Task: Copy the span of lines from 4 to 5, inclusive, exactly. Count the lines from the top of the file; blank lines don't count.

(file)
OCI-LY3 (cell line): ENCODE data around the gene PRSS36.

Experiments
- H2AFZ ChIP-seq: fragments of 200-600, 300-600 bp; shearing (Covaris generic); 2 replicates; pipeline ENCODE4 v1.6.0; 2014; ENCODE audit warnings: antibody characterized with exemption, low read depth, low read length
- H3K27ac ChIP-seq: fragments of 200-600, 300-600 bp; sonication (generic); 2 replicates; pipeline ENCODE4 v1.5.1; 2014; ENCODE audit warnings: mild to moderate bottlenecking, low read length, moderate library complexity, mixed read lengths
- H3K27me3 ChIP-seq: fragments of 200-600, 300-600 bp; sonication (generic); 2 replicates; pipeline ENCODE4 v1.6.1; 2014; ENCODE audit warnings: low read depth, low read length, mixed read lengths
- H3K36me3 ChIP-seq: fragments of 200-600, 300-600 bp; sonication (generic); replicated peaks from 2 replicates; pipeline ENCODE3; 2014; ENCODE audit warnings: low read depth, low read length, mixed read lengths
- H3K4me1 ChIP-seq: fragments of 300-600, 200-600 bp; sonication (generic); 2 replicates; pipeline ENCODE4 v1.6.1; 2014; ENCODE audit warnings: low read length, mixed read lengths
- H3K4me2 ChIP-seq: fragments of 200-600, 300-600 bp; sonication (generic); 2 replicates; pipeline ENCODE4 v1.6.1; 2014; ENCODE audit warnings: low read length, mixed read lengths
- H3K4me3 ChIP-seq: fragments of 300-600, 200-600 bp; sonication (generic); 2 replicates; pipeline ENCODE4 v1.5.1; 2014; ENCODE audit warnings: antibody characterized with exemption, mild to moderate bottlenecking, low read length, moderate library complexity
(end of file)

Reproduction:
- H3K27ac ChIP-seq: fragments of 200-600, 300-600 bp; sonication (generic); 2 replicates; pipeline ENCODE4 v1.5.1; 2014; ENCODE audit warnings: mild to moderate bottlenecking, low read length, moderate library complexity, mixed read lengths
- H3K27me3 ChIP-seq: fragments of 200-600, 300-600 bp; sonication (generic); 2 replicates; pipeline ENCODE4 v1.6.1; 2014; ENCODE audit warnings: low read depth, low read length, mixed read lengths